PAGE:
Imagine being fresh out of college, a young hairstylist who recently moved to a new city. You’re minding your business slaying hair as usual when one of your clients posts a picture of your work and it goes viral. Your mentions are blowing up, your follower count is rising, and everyone is shook over your styling finesse. That’s exactly what just happened to Tiffany Dryden (@stylesby_tiffany).
Dryden was working overnight when user @withcycleo posted a picture of her work on Twitter, and then the comments, followers, and requests started to flood in. Since then, the photo has been retweeted over 4,000 times and has over 14,000 likes.
If you follow Black Twitter or Black Instagram or heck, even Black Pinterest, there’s the likelihood you’ve come across a meme asking “what lace-front?” or “what closure?”. The joke of the meme is that the lace-front is obvious — you can clearly tell like even from 20,000 feet away while squinting that the hairline looks suspect. But when it comes to Dryden’s work, the question, “what lace-front?” is one you can ask without even a hint of irony.
Anyone who’s worn a lace-front knows that the appearance of the hairline is key. While we’re not expecting folks to believe you grew your hair by twenty inches overnight, you still want your weave or wig to look as natural as possible. Lace-front refers to a wig or closure (a closure is a piece either sewn or glued near the hairline in an attempt to provide a realistic-looking hairline) where the hair is singly tied into a base made completely of lace. A good lace-front will mimic the way hair grows out of the scalp. Dryden tells Allure the best lace-fronts will feel soft to the touch and to steer clear of the ones that feel hard or stiff.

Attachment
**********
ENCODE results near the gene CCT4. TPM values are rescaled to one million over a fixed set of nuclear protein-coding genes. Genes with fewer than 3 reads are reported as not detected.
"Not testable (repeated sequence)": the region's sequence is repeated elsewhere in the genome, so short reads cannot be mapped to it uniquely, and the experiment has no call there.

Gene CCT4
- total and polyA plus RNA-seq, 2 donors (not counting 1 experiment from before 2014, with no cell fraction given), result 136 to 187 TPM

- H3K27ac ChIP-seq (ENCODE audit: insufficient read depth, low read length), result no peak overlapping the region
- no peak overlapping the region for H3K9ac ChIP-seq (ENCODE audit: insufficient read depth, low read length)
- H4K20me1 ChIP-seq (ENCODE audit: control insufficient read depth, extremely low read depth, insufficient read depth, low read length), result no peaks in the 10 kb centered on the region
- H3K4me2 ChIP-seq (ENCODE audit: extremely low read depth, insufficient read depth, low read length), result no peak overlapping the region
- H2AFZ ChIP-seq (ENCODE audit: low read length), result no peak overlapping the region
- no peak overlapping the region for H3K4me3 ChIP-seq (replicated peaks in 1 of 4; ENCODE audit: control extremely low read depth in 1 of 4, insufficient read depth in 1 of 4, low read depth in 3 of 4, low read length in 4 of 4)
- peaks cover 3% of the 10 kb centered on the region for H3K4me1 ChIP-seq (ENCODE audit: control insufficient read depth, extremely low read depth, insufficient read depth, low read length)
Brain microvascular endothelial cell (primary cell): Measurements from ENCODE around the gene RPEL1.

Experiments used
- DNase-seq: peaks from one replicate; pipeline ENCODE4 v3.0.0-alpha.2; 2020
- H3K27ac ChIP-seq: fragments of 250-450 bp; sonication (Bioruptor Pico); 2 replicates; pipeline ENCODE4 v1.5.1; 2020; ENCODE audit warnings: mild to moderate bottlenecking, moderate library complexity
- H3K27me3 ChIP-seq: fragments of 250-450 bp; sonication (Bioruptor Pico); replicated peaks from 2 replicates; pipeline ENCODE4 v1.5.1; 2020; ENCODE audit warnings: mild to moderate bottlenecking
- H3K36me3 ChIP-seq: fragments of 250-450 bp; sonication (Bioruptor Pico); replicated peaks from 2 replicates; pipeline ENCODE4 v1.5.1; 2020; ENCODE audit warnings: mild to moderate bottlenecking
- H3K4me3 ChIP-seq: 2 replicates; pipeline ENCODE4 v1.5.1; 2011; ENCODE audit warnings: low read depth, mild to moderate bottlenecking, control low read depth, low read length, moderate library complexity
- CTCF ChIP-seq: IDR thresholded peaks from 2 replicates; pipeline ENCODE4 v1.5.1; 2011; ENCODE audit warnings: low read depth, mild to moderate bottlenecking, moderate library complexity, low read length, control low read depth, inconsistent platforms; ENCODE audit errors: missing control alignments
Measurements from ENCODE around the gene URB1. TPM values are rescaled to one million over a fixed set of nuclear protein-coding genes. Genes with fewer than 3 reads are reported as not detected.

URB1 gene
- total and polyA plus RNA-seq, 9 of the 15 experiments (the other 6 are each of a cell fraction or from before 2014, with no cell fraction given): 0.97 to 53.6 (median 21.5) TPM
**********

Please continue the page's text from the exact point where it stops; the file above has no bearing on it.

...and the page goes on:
Another trick Dryden dished on to keep your lace-front from being roasted: pluck it! “Pluck the lace-front to mimic a natural hairline,” she tells us. “A natural hairline has more of a gradient effect.” The hair on a lace-front sometimes comes very thick so you’ll need to pluck the lace to customize it for the most believable look. Dryden also warns to go easy on the baby hair. Some people tend to go overboard by adding too many baby hairs to a unit, which doesn’t make it look natural at all. As a child of the ’80s, I concur. Baby hairs are the little hairs around the hairline that we would style by slicking them down with gel using either our fingers, a small brush, or even a toothbrush (obviously not to be used on your teeth). It breaks my heart to see what looks more like adult hairs damn near covering one’s entire face. Not cute.
Dryden certainly has everyone going crazy in awe of her work. Here’s to hoping that this sort of precision catches on to the masses.
One of the most popular questions she’s been getting (out of thousands) is “why don’t you have more followers?” We’re thinking after this, Dryden, who recently moved to Atlanta from a small town after graduating from Florida A&M University just last year, won’t be getting asked that question again.
Instead, it’ll be “when can I make my next appointment?”
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